This is the first of a series of blog posts by Ann Schunior, recently returned from her second Nicaragua brigade (the first was 10 years ago) with Potters for Peace. I will be posting one a week, so keep checking back for more….
I’m back from 2 weeks in Nicargua with Potters for Peace, where a group of 7 American potters shared experiences and techniques with Nicaraguan potters. Benita Romero of La Paz Centro is the most traditional potter we visited. Benita makes comales – a clay pan for cooking tortillas – as the women in her family have for generations. She then taught us to make tortillas the same way she makes the pots – by patting them out with the palm of her hand. We made tortillas and ate them with queso blanco. The comales in the kiln were at least 18” across, tho she also makes smaller ones.
In 1997 we sent Pete Seeger a fundraising letter and he wrote back to us with some sage advice that we pull out from time to time when the going gets tough. Thanks for your support, Pete. We’ll miss you, for your terrific music and for so much more.
Benito Romero handbuilds a traditional comale during the 2008 brigade. After this Benito taught the brigadistas how to make corn tortillas.
The 2014 Brigade to Nicaragua will run from January 25 – February 8 and registration has begun.
Potters and non-potters alike are welcome to join this hands-on experience where we’ll visit, learn from, and work with indigenous Nicaraguan potters. The group will travel by minibus to remote pottery villages and stay in rustic hotels or, occasionally, with villagers.
This is a unique opportunity to immerse yourself in the culture and craft of this lovely country.
The fee is $1800 which includes all costs except airfare to and from Nicaragua and minor personal expenses. More information plus a registration package is available here.
Board member Haddie Hadachek of Black Bear Pottery in Brainerd, Minnesota, talks about Potters for Peace on her local TV news show. Click through on the title above to watch this 3-minute video.
After eight years of hard work, Peter Chartrand has stepped down from his post as US Director of Potters for Peace and we are happy to welcome Abby Silver, a potter from Boulder, Colorado, to the position.
Abby was a production potter for many years and now works on large public art pieces. She has travelled extensively and has worked as both an employee and a volunteer with several community organizations. She is also a long-time supporter of Potters for Peace. We are confident that her skills and energy will be valuable assets for our organization.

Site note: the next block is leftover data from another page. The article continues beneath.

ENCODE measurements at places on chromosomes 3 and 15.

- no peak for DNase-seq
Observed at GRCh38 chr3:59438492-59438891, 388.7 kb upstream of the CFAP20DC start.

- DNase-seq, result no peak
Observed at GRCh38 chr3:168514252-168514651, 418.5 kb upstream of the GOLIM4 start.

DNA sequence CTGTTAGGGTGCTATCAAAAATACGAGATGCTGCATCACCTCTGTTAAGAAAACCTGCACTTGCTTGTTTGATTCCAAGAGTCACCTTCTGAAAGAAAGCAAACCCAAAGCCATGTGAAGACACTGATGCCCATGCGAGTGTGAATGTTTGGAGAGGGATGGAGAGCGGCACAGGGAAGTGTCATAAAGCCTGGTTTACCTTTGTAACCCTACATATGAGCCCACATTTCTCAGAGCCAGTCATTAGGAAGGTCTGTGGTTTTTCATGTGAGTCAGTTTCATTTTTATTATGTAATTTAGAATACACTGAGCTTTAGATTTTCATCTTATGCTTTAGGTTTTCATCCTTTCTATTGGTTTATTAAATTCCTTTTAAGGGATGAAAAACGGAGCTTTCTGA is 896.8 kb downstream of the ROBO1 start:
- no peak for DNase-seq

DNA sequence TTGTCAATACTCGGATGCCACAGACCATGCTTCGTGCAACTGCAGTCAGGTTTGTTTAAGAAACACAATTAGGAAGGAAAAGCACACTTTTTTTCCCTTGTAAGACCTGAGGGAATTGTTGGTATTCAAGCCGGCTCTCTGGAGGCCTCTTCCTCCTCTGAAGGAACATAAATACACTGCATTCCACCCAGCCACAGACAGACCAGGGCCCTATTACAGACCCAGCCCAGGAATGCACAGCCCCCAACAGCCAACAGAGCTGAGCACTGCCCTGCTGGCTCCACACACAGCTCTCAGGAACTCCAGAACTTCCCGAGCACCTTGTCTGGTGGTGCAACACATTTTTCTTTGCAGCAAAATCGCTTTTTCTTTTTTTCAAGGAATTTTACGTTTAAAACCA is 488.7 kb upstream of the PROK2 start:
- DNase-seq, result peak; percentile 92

Peter Chartrand will continue his filter work with Potters for Peace but please direct all inquiries, both about filters and on other matters, to firstname.lastname@example.org and Abby will send them on to the appropriate Potters for Peace people.
At this time we would like to thank Peter for his hard work and dedication as the US “point person” for Potters for Peace and we look forward to working with him in future Ceramic Water Filter projects. Peter will remain a vibrant part of PfP in our filter program.
Abby’s full contact information is:
Potters for Peace
PO Box 2214
Boulder CO 80306
One of the groups we’ve given technical assistance to is the Magu Cooperativa in La Arada, Honduras near the border with El Salvador. They are keeping the Lenca tradition alive and well with their beautiful pieces using the traditional Lenca clay resist technique. They have grown in to a new studio and workshop. They employ women in the community to make and decorate pieces and have grown to the point that as of last week they were working to fill a 1,200 piece order. We’re proud of the work they produce and look forward to working with them in the future to help them implement some new design ideas they are working on.
Cooperativa San Expedicto is a pottery co-op of women making black pottery in the style of Mata Ortiz, Mexico with a beautiful, rich black luster surface. This is a new group we are working with in the Department of Jinotega. Recently we had a workshop for the women in design and throwing on the wheel. They are a delightful group of women to work with, very energized and with lots of ideas.
Finishing up his work in Ha-Mashamba, Limpopo, South Africa working with the Mokondini Women’s Potter in partnership with the University of Virginia and University of Venda in South Africa, Peter Chartrand sent on pictures of his work building a kiln for the group and working on clay/burn out material formulas for water filters. The women were great to work with!
Board members and volunteers staff our tables at NCECA 2012
At the Potters for Peace tables at NCECA 2012 in Seattle, board members and volunteers spent the weekend fundraising and exchanging ideas and information with the many people who visited us. This is always a good fundraising opportunity and to those of you who supported us by entering the raffle (for a ceramic water filter), buying a t-shirt or a piece of Nicaraguan jewellery, or making a donation, thanks.
It was great to make personal contact with our supporters and to spread the word (in person) about our work with Nicaraguan potters, our brigades and our filter projects. See you at NCECA 2013!
For those of you whose eyes lit up when we described our unforgettable brigades, check our website in September for the dates and application form for our 2013 brigade.
Ann Schunior, one of the people who was part of our 2012 Brigade, has had an excellent article about Potters for Peace published in Hand/Eye magazine. The article describes our work with subsistence potters and is accompanied by a mini-slideshow.
Read the article and see the slideshow here.